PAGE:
The vast, bearded figure looming over neatly stacked tins of varnish in the Anderson and Cluness paint shop must surely have been born to lead the jarl squad on Up Helly Aa day.
For Ivor Cluness looks every inch the Guizer Jarl with his tangled mane of hair, bushy beard and hulking physique.
We sit down to chat among the pots of emulsion. Even dressed in every day clothes and answering telephone calls from customers he possesses a formidable Viking quality, it does not take a huge leap of imagination to picture his face flame lit by torch light on his long awaited big day.
Ivor has chosen the similarly larger than life Ivar Ragnarsson (Ivar the Boneless) as his Viking namesake, saying that his chosen warrior was “quite a character”, an understated way of describing a man who was prone to fighting in trance-like furies.
Up Helly Aa has always had a special place in Ivor’s heart; even when his family moved south to mainland Scotland the festival remained an important part of the young boy’s life.
He recalls his earliest memory of the festival: “We did a school project and because we were from Shetland my teacher was very interested in the whole lot to do with Up Helly Aa.
“My older brothers, who were still in Shetland, they sent down bits of suits and bits of jarl suits.”
Ivor returned to Shetland to complete the last two years of his schooling and became involved in Up Helly Aa with friends he had met at school, initially standing in to cover illness for a college friend in the squad.
He joined the late Don Leslie’s squad in 1986, where he has remained ever since, his gruff demeanour melting away when he talks about the “fun” he has enjoyed with them for the past 32 years.
I ask him to tell me more. “Our squad is a fantastic squad. The mix of what everyone does is vast. We all go about wir own lives throughout the year, but come September time then we all get together and gel well together.
“Sometimes we have a bit of a job getting an idea for an act, but once we do everybody has a good fun doing it. There’s a real camaraderie and we always have a really good squad dance.
“Once it’s all over we all just drittle away back to do wir own thing and wait for September again – except for this last year!”
Anyone who has ever witnessed the unforgettable spectacle which is Up Helly Aa will be in no doubt about the amount of organisation which must go into the event.
I ask Ivor what takes the most time to prepare. “There’s a lot that goes into getting your idea. To a degree you’re held back because you’ve got to see what the previous year are going to do.
“Ex jarl Stevie Grant kept me informed about what they were doing with their suit, but you’ve got to wait to make totally sure before you can finally rubber stamp what you’re going to go with.”
He is, however, quick to stress that in no way are jarl squads in competition with each other. “You just want it to be unique for your year.”
This year, the jarl squad will be attired in suits with kirtles made using wool from native Shetland sheep.
The wool itself is a newly developed yarn called “Shetland Heritage”: a yarn which recreates the original characteristics of hand spun wool used in very old Shetland garments and replicated from the wool found in hand knitted Fair Isle garments in the collection of the Shetland Museum and Archives.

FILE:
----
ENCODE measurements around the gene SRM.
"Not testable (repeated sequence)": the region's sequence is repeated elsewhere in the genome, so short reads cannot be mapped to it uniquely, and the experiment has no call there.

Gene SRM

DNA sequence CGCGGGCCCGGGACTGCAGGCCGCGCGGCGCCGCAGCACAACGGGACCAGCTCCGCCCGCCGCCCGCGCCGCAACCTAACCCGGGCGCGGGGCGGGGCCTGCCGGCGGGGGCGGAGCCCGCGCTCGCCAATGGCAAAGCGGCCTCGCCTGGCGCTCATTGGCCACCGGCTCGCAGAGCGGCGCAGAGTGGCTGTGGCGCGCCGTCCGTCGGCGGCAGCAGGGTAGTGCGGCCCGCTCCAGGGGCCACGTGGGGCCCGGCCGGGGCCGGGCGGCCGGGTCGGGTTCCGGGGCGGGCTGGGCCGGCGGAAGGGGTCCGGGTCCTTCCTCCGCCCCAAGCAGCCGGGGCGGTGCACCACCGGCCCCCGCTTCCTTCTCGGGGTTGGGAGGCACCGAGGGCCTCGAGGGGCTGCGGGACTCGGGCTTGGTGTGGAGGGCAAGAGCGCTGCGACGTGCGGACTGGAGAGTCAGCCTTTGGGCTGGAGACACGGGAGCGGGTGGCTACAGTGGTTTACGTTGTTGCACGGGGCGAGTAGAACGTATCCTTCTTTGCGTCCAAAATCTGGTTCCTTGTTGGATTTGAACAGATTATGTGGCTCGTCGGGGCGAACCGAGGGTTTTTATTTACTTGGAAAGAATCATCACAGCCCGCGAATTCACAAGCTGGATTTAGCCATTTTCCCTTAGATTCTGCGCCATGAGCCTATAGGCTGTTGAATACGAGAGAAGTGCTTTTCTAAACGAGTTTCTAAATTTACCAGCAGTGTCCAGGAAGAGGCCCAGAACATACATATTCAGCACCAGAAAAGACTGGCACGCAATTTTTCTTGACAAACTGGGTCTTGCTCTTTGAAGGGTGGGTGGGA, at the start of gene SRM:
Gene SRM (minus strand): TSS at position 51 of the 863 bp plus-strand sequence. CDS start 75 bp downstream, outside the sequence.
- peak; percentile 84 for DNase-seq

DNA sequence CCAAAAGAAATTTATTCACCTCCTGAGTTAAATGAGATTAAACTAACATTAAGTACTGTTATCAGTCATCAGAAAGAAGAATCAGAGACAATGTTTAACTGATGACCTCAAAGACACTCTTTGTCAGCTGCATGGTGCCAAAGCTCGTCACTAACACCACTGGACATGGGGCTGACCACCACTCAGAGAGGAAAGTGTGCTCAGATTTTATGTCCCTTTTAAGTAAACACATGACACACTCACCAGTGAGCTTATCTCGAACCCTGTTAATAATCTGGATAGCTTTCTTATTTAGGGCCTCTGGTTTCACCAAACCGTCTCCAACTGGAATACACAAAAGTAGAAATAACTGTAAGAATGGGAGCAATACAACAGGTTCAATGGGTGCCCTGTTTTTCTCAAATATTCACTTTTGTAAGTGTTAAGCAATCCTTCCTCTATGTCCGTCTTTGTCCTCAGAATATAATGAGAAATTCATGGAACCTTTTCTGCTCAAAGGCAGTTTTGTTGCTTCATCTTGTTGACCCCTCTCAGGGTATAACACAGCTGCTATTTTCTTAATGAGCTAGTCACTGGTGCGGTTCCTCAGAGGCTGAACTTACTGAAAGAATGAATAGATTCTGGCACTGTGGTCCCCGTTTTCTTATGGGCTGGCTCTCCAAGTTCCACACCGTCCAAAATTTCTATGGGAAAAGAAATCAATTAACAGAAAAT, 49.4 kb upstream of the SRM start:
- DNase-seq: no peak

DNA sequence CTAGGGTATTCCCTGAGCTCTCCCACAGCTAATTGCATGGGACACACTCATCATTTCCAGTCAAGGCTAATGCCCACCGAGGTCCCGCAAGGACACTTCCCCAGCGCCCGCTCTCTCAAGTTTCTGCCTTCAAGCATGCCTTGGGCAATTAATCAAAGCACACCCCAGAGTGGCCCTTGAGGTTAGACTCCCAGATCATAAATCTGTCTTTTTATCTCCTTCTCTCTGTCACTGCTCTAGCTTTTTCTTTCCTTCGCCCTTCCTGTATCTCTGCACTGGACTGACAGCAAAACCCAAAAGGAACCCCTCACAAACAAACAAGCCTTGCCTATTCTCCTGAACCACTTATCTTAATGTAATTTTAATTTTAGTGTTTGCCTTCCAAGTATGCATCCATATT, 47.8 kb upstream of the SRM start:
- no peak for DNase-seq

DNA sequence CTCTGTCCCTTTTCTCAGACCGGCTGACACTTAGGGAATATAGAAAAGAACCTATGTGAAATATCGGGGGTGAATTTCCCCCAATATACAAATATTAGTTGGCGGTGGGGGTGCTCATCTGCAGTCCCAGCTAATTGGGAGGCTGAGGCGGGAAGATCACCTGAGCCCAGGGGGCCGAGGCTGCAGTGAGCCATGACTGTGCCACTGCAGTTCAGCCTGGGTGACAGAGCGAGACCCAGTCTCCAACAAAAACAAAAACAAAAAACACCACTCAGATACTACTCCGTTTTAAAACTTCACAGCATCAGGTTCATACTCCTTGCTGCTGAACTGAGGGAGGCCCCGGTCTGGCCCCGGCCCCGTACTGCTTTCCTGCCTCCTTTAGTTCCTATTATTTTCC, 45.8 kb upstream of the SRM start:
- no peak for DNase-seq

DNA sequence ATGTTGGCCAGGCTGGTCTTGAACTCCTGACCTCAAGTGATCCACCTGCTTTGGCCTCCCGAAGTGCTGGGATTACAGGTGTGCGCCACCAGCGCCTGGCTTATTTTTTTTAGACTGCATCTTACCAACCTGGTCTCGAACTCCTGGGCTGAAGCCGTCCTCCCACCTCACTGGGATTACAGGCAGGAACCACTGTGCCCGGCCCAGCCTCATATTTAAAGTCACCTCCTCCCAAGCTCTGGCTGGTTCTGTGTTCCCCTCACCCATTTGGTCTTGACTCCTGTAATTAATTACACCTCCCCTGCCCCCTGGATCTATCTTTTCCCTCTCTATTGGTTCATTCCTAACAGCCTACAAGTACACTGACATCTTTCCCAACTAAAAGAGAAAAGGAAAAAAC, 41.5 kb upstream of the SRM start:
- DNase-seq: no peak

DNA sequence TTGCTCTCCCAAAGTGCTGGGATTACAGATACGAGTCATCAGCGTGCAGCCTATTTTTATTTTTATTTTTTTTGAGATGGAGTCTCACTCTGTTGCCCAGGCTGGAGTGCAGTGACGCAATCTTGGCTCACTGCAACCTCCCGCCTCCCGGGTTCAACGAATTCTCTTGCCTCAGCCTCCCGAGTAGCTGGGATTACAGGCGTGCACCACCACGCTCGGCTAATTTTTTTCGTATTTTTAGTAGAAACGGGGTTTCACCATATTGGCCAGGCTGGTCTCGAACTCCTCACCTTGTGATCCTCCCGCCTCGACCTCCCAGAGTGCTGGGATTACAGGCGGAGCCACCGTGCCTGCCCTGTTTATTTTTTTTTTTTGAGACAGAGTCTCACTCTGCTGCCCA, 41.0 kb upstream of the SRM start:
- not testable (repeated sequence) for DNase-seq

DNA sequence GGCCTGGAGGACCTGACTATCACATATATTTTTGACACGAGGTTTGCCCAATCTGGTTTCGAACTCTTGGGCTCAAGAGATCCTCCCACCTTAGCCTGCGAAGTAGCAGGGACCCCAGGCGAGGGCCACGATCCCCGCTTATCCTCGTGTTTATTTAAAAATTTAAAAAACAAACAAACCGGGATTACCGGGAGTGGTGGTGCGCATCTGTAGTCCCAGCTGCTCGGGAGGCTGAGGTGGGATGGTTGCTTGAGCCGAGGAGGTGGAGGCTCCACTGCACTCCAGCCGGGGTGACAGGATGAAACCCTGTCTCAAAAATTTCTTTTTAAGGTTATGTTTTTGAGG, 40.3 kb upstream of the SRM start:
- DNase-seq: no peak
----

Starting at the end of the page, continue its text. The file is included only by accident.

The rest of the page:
The jarl squad will also be wearing pouches, hand woven at Global Yell textiles from the same yarn.
Clearly, the role of jarl demands stamina and commitment. I ask Ivor what qualities he believes a jarl should possess.
“I think that you’ve got to be able to communicate well with your squad. And you need to be known. People like to know you and know who you are.”
I suggest that the role must also require patience, after all, Ivor has waited 15 years for this day. He brushes his long wait away: “It’s just gone like that”, he says.
Ivor is equally understated about the hard work he has put in throughout this year.
“The squad have all worked like Trojans in different corners of Lerwick, and so that makes my level of commitment easy, knowing I’ve got that behind me.”
He pronounces himself “humbled” by the response from the local community, and amazed at the number of well-wishers who have frequently popped into the paint shop to wish him a good year and success as Guizer Jarl.
Ivor is the second youngest in the family of seven. Sadly his older brothers have passed away, but his remaining brother has been helping with preparations and his two sisters are travelling from South to share their younger brother’s special day.
He has two daughters and two sons and is clearly delighted that both of his sons, Russell and John Scott, are in the squad with him: “They’re leading the ranks. I’m proud to have both sons leading out front with me.”
Up Helly Aa is the day Ivor has been waiting for, a culmination of years of friendship, hard work and planning.
What does he imagine will be his own personal highlight? “Oh, I think when you first take the squad out on show, I think seeing the initial reaction on people’s faces. I think that’s the whole thing for me – the buzz and the excitement that goes through the town.”
As I wish this year’s Guizer Jarl all the best he thanks me and grins. “The only thing that might be against us is the weather”, he says, “but even then we’ll still go on.”
Now there’s Viking attitude for you.
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